Saturday, April 4, 2009

The Human Side of Enterprise Annotated Edition by Douglas McGregor

The Human Side of Enterprise Annotated Edition Updated With New Commentary by Joel Cutcher-Gershenfeld by Douglas McGregor

Have you ever picked up a book which you learned a lot from, but know you aren't really qualified to comment on it because you really don't have the necessary expertise to understand completely what is being said. I think I understood about half of what was being said in this book. This book is a seminal book on management theory which many people go back to as the basis for modern management practices. It was written 1960 and people still make reference to it.

There is a lot discussed here which is meant for the advanced practitioner or c level executive in a large publicly traded company. It is way over my head. There are portions of it which I can relate to strongly. The premise is that the manager is not in control, they are there to teach, develop, and coach the workers so that they can become self-motivated, self-teaching, and self-actualizing. A lot of the ideas in this book draw from Abraham Maslow and his hierarchy of needs. In this book, management is not focused on controlling people but getting people to meet and fulfill goals inside a company.

There is a focus on management by objective and limiting the amount of job descriptions and formal organization charts. In Theory Y management people should be encouraged to work together as groups and rated on their ability to get things done. People are not given formal performance appraisals instead they are given objectives to fulfill.

The job of the manager is described as a problem solver and motivator for line staff and specialists. Leadership comes from training in formal methods of motivation and organization. It is supposed to be spread throughout an organization. Performance is also supposed to be rewarded through a formal incentive structure like the Scanlon plan.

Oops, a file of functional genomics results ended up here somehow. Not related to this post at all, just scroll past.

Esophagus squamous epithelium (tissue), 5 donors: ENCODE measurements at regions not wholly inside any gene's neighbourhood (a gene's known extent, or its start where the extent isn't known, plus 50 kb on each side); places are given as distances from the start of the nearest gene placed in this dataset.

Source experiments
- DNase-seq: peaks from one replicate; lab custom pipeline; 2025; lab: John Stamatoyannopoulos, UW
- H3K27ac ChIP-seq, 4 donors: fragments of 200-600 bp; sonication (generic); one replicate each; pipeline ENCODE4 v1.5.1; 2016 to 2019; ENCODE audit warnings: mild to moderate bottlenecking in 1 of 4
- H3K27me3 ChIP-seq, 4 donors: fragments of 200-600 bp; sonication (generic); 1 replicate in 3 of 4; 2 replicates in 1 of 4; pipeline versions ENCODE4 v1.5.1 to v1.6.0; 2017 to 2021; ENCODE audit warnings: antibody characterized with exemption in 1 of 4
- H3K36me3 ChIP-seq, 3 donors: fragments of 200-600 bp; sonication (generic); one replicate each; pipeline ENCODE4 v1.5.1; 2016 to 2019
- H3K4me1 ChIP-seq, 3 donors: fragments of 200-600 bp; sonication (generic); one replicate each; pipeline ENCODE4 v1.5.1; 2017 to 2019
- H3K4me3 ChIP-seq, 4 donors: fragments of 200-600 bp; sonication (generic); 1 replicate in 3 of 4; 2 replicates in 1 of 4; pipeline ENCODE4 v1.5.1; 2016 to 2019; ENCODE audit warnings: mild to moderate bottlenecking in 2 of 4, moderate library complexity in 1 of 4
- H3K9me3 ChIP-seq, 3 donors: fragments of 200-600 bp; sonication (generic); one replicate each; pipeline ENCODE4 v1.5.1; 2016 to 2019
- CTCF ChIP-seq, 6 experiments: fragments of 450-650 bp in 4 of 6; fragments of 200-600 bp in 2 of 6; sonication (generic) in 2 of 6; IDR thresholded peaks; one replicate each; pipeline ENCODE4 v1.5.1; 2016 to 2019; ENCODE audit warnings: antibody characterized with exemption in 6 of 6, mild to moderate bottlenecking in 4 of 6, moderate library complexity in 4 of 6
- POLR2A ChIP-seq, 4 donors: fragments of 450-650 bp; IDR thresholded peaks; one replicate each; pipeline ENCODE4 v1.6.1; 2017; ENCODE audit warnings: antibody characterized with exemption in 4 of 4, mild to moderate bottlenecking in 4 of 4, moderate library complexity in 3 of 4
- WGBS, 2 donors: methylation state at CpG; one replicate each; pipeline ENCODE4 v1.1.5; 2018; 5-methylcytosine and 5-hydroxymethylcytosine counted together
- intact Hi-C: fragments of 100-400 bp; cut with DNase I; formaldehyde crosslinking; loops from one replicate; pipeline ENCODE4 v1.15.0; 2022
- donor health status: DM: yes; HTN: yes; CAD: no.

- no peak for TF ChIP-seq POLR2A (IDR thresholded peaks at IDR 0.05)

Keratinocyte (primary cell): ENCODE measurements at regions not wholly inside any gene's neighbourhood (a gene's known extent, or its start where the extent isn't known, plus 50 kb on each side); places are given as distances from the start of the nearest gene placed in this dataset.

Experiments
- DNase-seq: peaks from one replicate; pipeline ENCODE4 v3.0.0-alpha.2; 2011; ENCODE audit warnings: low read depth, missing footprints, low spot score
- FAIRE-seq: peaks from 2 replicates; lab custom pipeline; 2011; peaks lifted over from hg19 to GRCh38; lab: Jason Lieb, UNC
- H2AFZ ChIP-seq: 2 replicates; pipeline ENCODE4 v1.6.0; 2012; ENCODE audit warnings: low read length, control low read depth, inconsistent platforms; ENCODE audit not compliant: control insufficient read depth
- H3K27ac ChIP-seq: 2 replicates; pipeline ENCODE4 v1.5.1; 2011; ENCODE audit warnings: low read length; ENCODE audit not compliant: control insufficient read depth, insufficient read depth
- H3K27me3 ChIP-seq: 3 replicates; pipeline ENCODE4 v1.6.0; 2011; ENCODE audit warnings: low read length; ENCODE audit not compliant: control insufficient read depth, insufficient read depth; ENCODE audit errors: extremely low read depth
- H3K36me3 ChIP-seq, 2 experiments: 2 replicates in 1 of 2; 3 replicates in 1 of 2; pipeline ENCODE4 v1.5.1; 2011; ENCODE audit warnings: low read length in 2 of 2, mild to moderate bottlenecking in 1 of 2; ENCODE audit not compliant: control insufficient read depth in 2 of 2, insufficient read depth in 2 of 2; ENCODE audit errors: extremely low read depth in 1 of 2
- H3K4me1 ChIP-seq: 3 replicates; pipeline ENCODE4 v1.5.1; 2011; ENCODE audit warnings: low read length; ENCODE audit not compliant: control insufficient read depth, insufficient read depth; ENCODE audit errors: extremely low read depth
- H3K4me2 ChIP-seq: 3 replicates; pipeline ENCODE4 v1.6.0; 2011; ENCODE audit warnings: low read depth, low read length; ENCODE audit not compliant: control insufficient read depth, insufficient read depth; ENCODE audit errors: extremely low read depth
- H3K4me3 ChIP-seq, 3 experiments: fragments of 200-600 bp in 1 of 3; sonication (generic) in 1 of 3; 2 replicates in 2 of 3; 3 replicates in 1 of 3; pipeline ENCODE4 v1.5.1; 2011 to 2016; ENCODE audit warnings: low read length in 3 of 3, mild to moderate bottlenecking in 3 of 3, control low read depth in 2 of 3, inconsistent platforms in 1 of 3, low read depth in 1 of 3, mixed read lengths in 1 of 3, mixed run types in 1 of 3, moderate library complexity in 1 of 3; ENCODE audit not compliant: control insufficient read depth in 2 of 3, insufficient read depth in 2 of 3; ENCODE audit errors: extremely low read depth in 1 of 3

Incentive structures described in this book like the Scanlon plan are practically non-existent in government work. I am not sure how you could apply some of these ideas in a library because of the focus on a non-hierarchical structure which does not match with most civil service positions.

I think this book gave me a lot of insights into the language of management. I learned about concepts like Theory X and Theory Y as well as ways managers might talk about employees. It is not a language which I am used to. One of the reasons I was able to at least partially understand what was being written was that the text was annotated with commentary throughout the book. The commentary was mostly from Joel Cutcher-Gershenfeld who is a senior researcher at the MIT Sloan School of Management and Engineering Systems Division. Also, there was recommended reading at the end of each chapter and a set of questions to ask yourself about what was being said? This made it a bit easier to understand the book.

The end of the book had an appendix with the original papers which the book came from. They were short and clear. There is an extensive index as well. Even if you don't understand most of what is being said, you may learn a few things from reading this book.

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